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No hard answers given

'D.C. Sniper' serves more as a documentary than a drama because so little is known about the shooting suspects.

October 17, 2003|Samantha Bonar | Times Staff Writer

The most frustrating question raised by the Washington, D.C.-area sniper shootings of a year ago is: "Why?" So far, no one has an answer to explain the three-week rampage allegedly committed by a 42-year-old Gulf War veteran and his 17-year-old "protege" that resulted in the deaths of 10 randomly selected innocents.

No answer regarding the motives of the two suspects -- former Army expert marksman John Allen Muhammad and Lee Boyd Malvo, the Jamaican teenager who was said to follow Muhammad like a zealot -- will be found in USA Network's original movie "D.C. Sniper: 23 Days of Fear," airing tonight at 9. Instead, the film is a blow-by-blow reenactment of the psychological siege of the Washington, D.C., metropolitan area that began with six murders in 24 hours on Oct. 2, 2002.

In fact, "D.C. Sniper" feels more like a documentary than a drama, re-creating newscasts and news conferences, even going so far as to replay actual footage of President Bush speaking to the nation during the shooting spree.

Resisting the urge for sensationalism, the film shows only one victim's body. The rest of the shootings are merely suggested. Hearing a shot and a scream and seeing blood splatter a gas pump actually conveys the horror more effectively.

This film hardly needed any extra drama anyway. The snipers struck anywhere, at any time, making no distinctions based on race, gender or age. Victims ranged from a landscaper mowing a lawn at a car dealership to a woman in a craft store parking lot. The film also serves as a portrait of former Montgomery County (Md.) Police Chief Charles Moose, who leads the investigation with his lion's heart on his sleeve, sloughing off criticism to emerge a hero of Gary Cooper-esque proportions. Particularly potent are star Charles S. Dutton's reenactments of Moose's news conferences, which show him sometimes displaying barely concealed fury and other times shedding helpless tears.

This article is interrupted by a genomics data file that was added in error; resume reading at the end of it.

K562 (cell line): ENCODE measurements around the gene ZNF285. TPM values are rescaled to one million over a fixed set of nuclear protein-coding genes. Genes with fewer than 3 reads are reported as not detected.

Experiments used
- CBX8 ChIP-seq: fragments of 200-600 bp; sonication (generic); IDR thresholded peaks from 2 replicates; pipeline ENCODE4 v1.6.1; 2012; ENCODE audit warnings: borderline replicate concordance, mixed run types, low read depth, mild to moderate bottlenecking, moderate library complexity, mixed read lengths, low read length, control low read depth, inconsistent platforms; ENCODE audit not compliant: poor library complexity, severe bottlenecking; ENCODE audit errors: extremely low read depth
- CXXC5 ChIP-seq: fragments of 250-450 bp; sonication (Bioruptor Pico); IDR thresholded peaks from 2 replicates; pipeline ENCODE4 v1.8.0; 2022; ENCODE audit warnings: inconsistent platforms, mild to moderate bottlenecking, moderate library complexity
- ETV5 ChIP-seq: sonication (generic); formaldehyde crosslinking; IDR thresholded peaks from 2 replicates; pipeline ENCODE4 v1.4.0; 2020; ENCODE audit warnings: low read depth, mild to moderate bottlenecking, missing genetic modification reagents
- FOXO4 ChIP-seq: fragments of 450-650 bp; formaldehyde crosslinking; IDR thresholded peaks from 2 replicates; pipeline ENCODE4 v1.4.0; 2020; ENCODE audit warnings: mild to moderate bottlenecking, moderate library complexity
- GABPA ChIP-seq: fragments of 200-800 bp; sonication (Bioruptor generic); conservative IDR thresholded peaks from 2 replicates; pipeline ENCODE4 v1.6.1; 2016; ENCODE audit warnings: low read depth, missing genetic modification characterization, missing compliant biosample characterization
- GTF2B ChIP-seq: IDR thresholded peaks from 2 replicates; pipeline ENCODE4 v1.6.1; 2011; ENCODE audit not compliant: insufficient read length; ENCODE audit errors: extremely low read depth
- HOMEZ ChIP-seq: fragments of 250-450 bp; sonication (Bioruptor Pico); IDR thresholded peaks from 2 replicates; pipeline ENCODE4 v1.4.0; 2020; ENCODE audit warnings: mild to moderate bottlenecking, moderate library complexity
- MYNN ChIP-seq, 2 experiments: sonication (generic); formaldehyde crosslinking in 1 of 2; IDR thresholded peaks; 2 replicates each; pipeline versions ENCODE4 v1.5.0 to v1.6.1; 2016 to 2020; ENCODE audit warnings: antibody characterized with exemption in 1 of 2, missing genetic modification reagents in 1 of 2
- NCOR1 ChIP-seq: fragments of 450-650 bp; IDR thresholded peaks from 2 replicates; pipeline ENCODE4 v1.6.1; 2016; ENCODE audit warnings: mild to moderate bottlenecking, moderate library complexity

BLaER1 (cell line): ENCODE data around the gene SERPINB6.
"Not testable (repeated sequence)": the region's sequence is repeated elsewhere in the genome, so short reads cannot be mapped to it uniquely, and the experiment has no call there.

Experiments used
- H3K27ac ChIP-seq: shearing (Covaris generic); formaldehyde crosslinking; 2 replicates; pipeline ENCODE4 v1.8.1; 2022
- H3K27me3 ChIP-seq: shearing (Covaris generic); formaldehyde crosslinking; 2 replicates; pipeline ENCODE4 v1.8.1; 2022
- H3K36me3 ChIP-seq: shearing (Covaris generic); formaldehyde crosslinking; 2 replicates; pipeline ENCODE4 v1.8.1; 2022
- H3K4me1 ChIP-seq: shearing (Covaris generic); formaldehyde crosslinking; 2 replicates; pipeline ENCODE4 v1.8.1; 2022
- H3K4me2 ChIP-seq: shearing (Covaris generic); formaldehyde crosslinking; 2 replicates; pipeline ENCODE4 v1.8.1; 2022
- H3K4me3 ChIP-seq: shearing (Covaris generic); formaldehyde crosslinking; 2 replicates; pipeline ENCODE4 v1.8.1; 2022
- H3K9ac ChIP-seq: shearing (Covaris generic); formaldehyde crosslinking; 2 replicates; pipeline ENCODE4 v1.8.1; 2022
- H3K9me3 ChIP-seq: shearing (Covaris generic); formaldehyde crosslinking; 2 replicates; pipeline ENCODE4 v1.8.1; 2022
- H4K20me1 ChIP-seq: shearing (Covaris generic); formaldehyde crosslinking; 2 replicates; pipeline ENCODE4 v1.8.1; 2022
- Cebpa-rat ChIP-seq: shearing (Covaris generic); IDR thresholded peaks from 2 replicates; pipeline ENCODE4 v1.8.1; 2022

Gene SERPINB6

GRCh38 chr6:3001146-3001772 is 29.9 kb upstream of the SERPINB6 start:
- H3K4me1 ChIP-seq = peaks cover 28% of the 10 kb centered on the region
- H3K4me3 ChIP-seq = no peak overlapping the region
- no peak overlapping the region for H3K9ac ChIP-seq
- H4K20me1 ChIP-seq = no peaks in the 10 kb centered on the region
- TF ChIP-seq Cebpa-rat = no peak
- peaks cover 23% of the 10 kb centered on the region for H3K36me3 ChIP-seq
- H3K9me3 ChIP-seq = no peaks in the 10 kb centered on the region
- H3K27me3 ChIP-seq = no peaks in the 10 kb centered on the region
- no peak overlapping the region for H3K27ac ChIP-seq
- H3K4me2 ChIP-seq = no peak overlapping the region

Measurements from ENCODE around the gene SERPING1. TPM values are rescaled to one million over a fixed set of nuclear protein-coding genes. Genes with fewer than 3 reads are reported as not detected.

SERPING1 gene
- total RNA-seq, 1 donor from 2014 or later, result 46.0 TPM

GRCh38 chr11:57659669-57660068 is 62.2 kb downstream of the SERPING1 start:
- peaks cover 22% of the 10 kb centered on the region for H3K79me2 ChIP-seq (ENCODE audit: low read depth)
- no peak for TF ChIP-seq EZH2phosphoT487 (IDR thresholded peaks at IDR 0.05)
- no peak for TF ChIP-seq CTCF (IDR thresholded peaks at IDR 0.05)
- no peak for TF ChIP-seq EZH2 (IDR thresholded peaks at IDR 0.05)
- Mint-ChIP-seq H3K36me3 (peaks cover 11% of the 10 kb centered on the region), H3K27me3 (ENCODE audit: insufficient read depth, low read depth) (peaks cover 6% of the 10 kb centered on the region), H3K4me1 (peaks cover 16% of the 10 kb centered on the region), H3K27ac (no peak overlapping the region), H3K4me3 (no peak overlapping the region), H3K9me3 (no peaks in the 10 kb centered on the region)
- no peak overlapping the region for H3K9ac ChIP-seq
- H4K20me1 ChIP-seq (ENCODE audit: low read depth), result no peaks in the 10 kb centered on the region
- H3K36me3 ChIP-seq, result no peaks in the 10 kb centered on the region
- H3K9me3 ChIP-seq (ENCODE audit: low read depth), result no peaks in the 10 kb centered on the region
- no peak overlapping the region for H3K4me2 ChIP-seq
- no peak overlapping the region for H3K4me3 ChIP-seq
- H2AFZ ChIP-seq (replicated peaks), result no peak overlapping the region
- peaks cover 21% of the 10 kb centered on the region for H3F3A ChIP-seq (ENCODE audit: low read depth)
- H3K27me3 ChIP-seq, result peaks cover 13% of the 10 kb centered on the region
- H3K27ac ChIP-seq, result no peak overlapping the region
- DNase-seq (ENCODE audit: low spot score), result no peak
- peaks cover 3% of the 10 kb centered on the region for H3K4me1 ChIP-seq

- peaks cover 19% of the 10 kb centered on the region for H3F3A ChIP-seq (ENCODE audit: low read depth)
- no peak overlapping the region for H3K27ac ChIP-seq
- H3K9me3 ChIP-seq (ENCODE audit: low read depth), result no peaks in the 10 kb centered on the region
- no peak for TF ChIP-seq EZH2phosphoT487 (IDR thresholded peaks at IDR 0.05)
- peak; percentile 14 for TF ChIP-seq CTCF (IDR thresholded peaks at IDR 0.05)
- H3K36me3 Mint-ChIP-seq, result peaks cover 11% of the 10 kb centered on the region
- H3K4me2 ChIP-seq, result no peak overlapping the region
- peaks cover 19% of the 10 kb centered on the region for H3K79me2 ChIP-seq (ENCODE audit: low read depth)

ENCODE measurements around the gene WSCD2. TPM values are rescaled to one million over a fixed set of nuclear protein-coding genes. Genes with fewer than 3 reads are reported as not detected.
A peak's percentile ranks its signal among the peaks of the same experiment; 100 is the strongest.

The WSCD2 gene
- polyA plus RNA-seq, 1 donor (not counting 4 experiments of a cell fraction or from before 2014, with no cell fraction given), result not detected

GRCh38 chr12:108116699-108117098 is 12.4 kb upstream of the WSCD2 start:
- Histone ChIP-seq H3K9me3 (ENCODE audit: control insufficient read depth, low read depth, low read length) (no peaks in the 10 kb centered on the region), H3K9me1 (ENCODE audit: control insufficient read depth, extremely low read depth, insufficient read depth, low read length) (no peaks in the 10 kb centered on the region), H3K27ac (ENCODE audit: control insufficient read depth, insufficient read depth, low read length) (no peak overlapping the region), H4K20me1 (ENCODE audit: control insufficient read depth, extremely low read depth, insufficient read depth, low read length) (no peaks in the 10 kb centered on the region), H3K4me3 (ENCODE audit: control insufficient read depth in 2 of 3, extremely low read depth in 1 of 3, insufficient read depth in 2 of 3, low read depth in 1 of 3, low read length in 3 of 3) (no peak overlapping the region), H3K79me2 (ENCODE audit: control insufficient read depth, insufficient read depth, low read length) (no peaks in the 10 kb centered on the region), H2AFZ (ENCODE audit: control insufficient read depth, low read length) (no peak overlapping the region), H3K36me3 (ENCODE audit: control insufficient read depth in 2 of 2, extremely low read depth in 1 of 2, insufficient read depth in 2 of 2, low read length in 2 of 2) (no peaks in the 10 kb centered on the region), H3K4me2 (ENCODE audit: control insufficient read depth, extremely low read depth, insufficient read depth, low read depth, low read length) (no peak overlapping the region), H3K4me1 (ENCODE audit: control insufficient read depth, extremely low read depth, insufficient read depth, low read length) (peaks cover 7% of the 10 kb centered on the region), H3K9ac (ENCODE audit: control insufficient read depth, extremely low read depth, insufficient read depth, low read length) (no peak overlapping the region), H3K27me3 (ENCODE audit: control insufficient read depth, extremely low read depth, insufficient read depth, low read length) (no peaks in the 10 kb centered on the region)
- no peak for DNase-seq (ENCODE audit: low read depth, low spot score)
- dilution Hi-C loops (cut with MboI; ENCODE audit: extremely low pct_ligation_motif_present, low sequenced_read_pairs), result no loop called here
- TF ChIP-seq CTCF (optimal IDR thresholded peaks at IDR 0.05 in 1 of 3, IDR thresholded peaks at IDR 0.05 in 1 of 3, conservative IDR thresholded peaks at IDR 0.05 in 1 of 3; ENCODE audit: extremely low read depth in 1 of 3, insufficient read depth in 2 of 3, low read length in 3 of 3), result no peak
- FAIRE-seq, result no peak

As the slayings mount, the story becomes one of a mano a mano showdown between Moose and suspect Muhammad, one man on the side of order, the other on the side of chaos.

The suspect begins leaving notes at his crime scenes addressed to "Mr. Police," chiding law enforcement for its "incompetence." Dutton's Moose in turn directly addresses the sniper on TV.As the film points out, the suspect may have had a point about police bumbling. Law enforcement stuck rigidly to its original FBI profile of a white male acting alone and driving a white van. Both presumptions were dead wrong. More false leads, wrong suspects and lying witnesses followed. Despite more than 1,000 federal and local law enforcement officials involved in the hunt, Muhammad practically turned himself and his partner in by leaving increasingly obvious clues, even phoning in hints to the FBI task force hotline.

"D.C. Sniper" shows suspects Muhammad and Malvo finally being captured without incident, sleeping in their Chevy Caprice.

As directed by Tom McLoughlin and written by David Erickson, "D.C. Sniper" follows news accounts faithfully, revealing the mounting tension in the police department and the increasing fear in the community. Three-time Emmy-winner Dutton gives a wonderfully understated performance as Moose. But the viewer is left most intrigued by the relationship between Muhammad and Malvo, which is just touched upon in the film because so little is known about the dynamic between the two.

Muhammad is played with cool grit by Bobby Hosea, while Trent Cameron portrays Malvo as a wide-eyed follower. The exact nature of their relationship remains a story for another, even more compelling TV movie.


`D.C. Sniper: 23 Days of Fear'

Where: USA

When: Tonight at 9, repeated at 11

Rating: The network has rated the movie TV-14-V (may not be suitable for children under the age of 14, with an advisory for violence).

Charles S. Dutton...Charles Moose

Jay O. Sanders...Douglas Duncan

Bobby Hosea...John Allen Muhammad

Trent Cameron...Lee Boyd Malvo

Tom O'Brien...Lt. Jacobs

Charlayne Woodward...Mildred Muhammad

Director Tom McLoughlin. Writer Dave Erickson. Executive producer Orly Adelson.

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